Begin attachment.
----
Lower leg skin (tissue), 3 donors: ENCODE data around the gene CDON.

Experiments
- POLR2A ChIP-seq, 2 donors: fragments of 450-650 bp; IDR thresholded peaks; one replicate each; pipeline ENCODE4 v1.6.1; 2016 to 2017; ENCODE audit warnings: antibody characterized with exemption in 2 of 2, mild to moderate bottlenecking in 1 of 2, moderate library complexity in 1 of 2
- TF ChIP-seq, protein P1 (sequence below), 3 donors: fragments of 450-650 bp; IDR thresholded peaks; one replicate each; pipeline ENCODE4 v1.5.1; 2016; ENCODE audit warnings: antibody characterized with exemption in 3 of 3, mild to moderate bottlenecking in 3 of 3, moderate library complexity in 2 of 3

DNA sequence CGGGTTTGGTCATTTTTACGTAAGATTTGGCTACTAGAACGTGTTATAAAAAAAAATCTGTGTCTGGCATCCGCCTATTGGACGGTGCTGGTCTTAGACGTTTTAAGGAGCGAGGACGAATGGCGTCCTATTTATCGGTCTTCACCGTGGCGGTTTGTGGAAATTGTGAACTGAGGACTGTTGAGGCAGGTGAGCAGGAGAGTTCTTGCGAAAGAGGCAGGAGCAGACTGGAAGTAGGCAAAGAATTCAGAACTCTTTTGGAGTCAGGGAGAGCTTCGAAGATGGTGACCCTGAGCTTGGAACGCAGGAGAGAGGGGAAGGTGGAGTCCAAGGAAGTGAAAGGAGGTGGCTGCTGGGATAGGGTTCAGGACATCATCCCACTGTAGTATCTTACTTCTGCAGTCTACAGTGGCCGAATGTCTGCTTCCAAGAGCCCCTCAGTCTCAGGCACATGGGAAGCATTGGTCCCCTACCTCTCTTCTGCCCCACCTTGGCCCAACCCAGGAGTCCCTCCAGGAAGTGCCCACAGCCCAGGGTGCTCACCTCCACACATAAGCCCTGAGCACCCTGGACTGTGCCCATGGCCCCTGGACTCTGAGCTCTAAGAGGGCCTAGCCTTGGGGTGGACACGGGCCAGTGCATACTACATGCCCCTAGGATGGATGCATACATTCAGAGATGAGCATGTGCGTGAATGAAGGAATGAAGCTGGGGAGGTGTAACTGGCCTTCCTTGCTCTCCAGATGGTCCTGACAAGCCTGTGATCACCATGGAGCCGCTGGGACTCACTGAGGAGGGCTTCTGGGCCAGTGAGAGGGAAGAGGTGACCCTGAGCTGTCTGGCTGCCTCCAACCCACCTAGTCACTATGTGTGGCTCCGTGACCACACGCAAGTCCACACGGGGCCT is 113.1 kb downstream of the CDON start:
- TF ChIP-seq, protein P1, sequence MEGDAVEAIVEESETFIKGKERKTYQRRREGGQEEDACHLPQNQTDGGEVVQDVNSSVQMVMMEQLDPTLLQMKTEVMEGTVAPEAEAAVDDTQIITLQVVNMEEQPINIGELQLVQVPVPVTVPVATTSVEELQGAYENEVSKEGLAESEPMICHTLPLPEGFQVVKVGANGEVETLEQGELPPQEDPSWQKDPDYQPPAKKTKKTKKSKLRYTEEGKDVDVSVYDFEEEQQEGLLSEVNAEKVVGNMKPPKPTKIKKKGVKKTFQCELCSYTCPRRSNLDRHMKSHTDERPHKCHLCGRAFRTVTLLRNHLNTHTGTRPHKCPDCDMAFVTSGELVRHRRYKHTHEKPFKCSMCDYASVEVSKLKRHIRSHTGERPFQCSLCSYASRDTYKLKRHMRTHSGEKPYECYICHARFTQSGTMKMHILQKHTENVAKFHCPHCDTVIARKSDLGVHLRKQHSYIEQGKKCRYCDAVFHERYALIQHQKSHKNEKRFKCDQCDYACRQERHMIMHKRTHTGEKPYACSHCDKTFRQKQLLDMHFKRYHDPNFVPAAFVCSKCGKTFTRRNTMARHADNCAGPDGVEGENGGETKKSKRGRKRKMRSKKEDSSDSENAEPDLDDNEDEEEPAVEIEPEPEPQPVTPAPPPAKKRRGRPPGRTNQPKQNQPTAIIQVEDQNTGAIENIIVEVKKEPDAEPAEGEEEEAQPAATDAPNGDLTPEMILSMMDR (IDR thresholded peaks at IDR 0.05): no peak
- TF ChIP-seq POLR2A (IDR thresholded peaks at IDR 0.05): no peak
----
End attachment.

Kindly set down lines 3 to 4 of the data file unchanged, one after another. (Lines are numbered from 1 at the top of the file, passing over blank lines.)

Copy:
- POLR2A ChIP-seq, 2 donors: fragments of 450-650 bp; IDR thresholded peaks; one replicate each; pipeline ENCODE4 v1.6.1; 2016 to 2017; ENCODE audit warnings: antibody characterized with exemption in 2 of 2, mild to moderate bottlenecking in 1 of 2, moderate library complexity in 1 of 2
- TF ChIP-seq, protein P1 (sequence below), 3 donors: fragments of 450-650 bp; IDR thresholded peaks; one replicate each; pipeline ENCODE4 v1.5.1; 2016; ENCODE audit warnings: antibody characterized with exemption in 3 of 3, mild to moderate bottlenecking in 3 of 3, moderate library complexity in 2 of 3